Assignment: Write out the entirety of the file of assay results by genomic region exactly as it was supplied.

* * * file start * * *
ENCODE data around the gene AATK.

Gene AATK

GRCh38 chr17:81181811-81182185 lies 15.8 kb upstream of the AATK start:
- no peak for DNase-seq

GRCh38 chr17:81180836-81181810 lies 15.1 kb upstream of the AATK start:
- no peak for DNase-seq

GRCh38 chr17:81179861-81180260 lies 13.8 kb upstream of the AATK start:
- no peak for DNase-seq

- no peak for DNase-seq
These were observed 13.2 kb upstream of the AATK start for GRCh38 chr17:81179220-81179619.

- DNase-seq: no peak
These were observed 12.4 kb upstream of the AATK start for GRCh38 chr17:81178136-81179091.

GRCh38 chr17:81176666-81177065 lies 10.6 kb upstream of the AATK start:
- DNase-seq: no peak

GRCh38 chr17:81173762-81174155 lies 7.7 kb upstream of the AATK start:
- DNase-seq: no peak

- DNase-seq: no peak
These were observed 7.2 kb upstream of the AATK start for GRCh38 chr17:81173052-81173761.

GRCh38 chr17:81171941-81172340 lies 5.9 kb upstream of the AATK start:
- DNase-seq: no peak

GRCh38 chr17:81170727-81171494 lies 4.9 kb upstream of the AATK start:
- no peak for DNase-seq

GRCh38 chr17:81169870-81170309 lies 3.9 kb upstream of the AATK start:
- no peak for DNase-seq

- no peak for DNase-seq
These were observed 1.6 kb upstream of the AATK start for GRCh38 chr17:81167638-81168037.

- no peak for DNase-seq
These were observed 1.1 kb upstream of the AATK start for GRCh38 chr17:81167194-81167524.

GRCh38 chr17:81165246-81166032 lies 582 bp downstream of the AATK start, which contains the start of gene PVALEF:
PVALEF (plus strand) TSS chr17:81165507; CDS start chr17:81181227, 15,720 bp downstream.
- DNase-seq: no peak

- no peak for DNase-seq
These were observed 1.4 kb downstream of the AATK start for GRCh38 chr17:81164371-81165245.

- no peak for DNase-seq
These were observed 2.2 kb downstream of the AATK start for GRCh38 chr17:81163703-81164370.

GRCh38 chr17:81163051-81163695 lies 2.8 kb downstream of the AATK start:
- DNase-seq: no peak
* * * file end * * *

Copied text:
ENCODE data around the gene AATK.

Gene AATK

GRCh38 chr17:81181811-81182185 lies 15.8 kb upstream of the AATK start:
- no peak for DNase-seq

GRCh38 chr17:81180836-81181810 lies 15.1 kb upstream of the AATK start:
- no peak for DNase-seq

GRCh38 chr17:81179861-81180260 lies 13.8 kb upstream of the AATK start:
- no peak for DNase-seq

- no peak for DNase-seq
These were observed 13.2 kb upstream of the AATK start for GRCh38 chr17:81179220-81179619.

- DNase-seq: no peak
These were observed 12.4 kb upstream of the AATK start for GRCh38 chr17:81178136-81179091.

GRCh38 chr17:81176666-81177065 lies 10.6 kb upstream of the AATK start:
- DNase-seq: no peak

GRCh38 chr17:81173762-81174155 lies 7.7 kb upstream of the AATK start:
- DNase-seq: no peak

- DNase-seq: no peak
These were observed 7.2 kb upstream of the AATK start for GRCh38 chr17:81173052-81173761.

GRCh38 chr17:81171941-81172340 lies 5.9 kb upstream of the AATK start:
- DNase-seq: no peak

GRCh38 chr17:81170727-81171494 lies 4.9 kb upstream of the AATK start:
- no peak for DNase-seq

GRCh38 chr17:81169870-81170309 lies 3.9 kb upstream of the AATK start:
- no peak for DNase-seq

- no peak for DNase-seq
These were observed 1.6 kb upstream of the AATK start for GRCh38 chr17:81167638-81168037.

- no peak for DNase-seq
These were observed 1.1 kb upstream of the AATK start for GRCh38 chr17:81167194-81167524.

GRCh38 chr17:81165246-81166032 lies 582 bp downstream of the AATK start, which contains the start of gene PVALEF:
PVALEF (plus strand) TSS chr17:81165507; CDS start chr17:81181227, 15,720 bp downstream.
- DNase-seq: no peak

- no peak for DNase-seq
These were observed 1.4 kb downstream of the AATK start for GRCh38 chr17:81164371-81165245.

- no peak for DNase-seq
These were observed 2.2 kb downstream of the AATK start for GRCh38 chr17:81163703-81164370.

GRCh38 chr17:81163051-81163695 lies 2.8 kb downstream of the AATK start:
- DNase-seq: no peak